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Post-election Erdogan cannot regain power he lost

If Turkish President Recep Tayyip Erdogan pushes for snap elections, he may be disappointed with the results.
A lottery ticket vendor reads a Turkish newspaper published with an headline reads "downfall" and a portrait of Turkey's President Tayyip Erdogan in Ankara, Turkey, June 8, 2015. Erdogan will meet Prime Minister Ahmet Davutoglu on Monday to discuss Sunday's election results during which the ruling AK Party lost its parliamentary majority. The elections have ushered in the biggest period of political uncertainty in Turkey since AK Party swept to power 13 years ago. REUTERS/Umit Bektas  - RTX1FM5M

There is a quasi consensus in Turkey that the June 7 parliamentary election results have ended President Recep Tayyip Erdogan’s dreams of the executive presidency, introducing an increasingly authoritarian one-man rule. The election results have restrained Erdogan's ambitions and brought optimism that Turkey’s democratic experiment could ultimately be successful. Turkish democracy proved that it is much more resilient than many thought prior to the elections.

Erdogan’s dreams were shattered on June 7, but no sane mind in Turkey ever thought that the president would respect the election results and continue to function within the constitutional limits of his post. According to the Turkish Constitution, the president does not have executive powers. If not all, the overwhelming majority of the observers, including those who know him well, were sure that Erdogan would try to fight back to regain his lost power with an unmistakable survival instinct.

According to some, primarily non-Turkish, observers, he can. Shadi Hamid of the Brookings Institution ended his essay titled “Down, but not out: The essential resilience of Erdogan and the AKP” as follows: “Demonstrating that coalition governments are less stable and effective is what Erdogan may now be hoping for. Some Turkish voters may already be feeling buyer’s (or seller’s) remorse. One post-election poll suggested that the AKP [Justice and Development Party] would increase its vote share from 41% to 45% if snap elections were held.”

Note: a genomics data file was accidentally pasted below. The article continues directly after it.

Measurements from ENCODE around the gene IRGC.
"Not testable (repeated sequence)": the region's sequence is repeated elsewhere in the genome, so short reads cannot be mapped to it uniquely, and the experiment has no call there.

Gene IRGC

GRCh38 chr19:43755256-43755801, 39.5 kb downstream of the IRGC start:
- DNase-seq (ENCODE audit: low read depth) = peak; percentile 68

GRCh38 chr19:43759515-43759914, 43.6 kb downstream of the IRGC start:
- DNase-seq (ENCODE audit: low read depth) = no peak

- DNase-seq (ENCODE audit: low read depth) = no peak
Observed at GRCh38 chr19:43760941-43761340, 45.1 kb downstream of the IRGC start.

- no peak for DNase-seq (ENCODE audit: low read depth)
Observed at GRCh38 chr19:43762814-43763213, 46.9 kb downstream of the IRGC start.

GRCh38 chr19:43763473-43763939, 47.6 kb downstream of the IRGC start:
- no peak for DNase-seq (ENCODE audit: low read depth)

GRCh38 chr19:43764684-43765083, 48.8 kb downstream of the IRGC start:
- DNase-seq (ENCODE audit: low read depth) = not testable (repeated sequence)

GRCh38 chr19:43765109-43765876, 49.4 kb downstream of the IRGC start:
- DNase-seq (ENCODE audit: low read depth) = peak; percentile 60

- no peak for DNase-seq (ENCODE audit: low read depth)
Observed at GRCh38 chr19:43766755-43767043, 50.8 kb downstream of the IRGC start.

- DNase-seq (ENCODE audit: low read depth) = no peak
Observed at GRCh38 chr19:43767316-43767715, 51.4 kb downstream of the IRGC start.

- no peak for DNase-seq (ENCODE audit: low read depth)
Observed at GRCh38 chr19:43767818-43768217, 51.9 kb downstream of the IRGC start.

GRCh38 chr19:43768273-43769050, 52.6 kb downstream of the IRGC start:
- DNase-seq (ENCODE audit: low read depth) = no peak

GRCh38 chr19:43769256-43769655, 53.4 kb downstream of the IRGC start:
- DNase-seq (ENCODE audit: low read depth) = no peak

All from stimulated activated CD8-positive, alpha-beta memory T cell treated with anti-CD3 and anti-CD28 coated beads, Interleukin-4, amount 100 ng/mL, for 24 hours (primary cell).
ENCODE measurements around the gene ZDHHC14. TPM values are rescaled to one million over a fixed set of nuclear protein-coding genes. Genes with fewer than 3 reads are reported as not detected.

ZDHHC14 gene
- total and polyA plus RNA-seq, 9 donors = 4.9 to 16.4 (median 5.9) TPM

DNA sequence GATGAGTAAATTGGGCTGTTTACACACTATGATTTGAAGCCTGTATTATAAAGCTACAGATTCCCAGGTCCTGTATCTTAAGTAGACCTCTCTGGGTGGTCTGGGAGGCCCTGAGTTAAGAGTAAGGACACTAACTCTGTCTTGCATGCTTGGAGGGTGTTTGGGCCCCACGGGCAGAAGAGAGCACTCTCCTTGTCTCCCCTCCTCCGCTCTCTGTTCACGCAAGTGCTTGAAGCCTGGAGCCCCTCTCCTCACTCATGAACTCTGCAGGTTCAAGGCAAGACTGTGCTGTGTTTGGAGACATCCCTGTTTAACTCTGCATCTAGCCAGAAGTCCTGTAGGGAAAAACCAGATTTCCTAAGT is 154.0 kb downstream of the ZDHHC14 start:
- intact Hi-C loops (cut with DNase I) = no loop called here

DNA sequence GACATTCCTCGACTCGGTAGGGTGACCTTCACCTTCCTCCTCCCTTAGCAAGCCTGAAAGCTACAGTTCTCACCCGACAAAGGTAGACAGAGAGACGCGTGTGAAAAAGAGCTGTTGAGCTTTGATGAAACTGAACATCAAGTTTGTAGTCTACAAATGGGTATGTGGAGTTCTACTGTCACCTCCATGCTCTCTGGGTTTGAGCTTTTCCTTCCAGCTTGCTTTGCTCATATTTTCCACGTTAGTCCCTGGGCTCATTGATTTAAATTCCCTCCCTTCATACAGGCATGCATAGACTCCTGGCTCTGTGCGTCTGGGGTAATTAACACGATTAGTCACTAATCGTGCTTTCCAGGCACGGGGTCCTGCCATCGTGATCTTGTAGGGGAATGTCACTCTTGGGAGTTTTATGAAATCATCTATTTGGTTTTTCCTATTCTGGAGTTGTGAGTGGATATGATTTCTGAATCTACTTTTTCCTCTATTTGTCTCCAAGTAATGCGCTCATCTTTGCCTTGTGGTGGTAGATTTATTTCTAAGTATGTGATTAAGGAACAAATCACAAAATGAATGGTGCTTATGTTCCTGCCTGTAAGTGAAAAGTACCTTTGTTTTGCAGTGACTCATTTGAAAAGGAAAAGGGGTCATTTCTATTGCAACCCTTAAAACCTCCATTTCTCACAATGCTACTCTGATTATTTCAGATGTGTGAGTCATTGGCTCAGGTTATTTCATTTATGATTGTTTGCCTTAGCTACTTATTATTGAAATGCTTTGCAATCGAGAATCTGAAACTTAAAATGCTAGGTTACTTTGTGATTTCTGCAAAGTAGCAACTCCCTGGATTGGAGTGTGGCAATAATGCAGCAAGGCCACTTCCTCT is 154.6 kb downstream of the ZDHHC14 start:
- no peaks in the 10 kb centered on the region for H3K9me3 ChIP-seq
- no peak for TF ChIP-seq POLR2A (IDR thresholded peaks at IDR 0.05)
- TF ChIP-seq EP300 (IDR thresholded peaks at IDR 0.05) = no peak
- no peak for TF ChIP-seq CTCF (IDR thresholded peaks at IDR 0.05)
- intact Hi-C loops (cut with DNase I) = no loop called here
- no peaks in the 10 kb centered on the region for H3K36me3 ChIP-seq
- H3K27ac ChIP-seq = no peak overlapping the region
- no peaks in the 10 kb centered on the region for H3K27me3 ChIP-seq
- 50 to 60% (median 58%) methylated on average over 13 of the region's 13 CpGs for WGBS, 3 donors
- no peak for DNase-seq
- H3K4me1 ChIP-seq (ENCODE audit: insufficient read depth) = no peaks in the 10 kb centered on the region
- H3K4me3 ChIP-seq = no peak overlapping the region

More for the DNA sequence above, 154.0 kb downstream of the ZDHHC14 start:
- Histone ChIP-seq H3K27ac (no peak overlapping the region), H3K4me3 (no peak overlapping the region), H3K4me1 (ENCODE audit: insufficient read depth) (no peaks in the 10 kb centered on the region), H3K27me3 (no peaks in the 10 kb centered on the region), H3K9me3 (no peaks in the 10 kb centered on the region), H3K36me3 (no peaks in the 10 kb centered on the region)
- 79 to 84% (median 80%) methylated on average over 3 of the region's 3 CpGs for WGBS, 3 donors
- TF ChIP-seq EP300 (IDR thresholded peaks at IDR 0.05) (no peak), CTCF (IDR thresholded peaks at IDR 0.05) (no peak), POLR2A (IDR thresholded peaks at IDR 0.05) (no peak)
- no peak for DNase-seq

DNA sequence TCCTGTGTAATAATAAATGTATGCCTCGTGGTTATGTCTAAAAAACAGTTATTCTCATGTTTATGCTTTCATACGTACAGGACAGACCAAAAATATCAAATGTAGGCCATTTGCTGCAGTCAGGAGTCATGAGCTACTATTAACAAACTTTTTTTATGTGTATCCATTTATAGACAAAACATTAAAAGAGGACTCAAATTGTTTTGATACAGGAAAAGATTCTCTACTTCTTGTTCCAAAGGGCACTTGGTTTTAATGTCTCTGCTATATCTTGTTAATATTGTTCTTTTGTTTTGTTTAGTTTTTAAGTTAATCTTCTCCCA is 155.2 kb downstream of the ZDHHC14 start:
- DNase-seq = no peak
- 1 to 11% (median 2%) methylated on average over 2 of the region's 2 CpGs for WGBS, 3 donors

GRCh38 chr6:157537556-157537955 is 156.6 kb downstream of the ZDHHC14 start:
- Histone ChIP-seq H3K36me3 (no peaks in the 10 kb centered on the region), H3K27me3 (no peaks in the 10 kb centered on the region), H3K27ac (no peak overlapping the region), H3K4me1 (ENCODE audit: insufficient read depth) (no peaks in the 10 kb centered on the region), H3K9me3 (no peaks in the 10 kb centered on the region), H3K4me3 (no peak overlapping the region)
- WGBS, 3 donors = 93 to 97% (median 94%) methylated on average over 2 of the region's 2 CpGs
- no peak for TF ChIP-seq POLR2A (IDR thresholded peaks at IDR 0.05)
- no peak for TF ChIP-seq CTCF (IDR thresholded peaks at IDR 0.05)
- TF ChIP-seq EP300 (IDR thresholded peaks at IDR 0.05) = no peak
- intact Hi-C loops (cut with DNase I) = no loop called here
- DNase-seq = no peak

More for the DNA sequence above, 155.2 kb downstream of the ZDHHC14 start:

However, what Hamid says is totally incorrect as the “one post-election poll” he cited was held by a staunchly pro-AKP company. Having not much credibility, its findings — allegedly based on a June 8 poll — did not get much attention from the Turkish public.

If these non-Turkish observers were to be true Turkey experts or patient enough to wait for the findings of credible pollsters, they would reach different and better analyses.

For instance, one of the most credible pollsters in Turkey, Metropoll, shared its findings on June 26. According to the survey, “confidence in President Erdogan is at its lowest level ever.”

This poll, which was conducted in the aftermath of the June 7 elections, indicates that the public confidence in Erdogan stands at 37.5%. This figure was as high as 71.7% in December 2011 and around 49% in 2014, right after the March 30 local elections.

According to the same survey, 50.6% of the electorate put the blame for the AKP’s election failure on Erdogan, while 11% blamed Ahmet Davutoglu, the party’s chairman and prime minister.

In an interview with influential daily Hurriyet, Ozer Sencer, the director of the Metropoll Strategic and Social Research Center, disclosed the findings of another survey that the center conducted in the post-election period, which indicates that a possible re-election would not yield much different results than those of the June 7 elections.

Sencer, whose polling company had the most accurate forecast of the June 7 elections, said in case of a possible re-run elections the result would be as follows: 41.6% for the AKP; 25.1% for the Republican People's Party; 16.2% for the Nationalist Action Party; and 12.9% for the Peoples’ Democratic Party. These figures suggest very minimal deviation from the June 7 elections.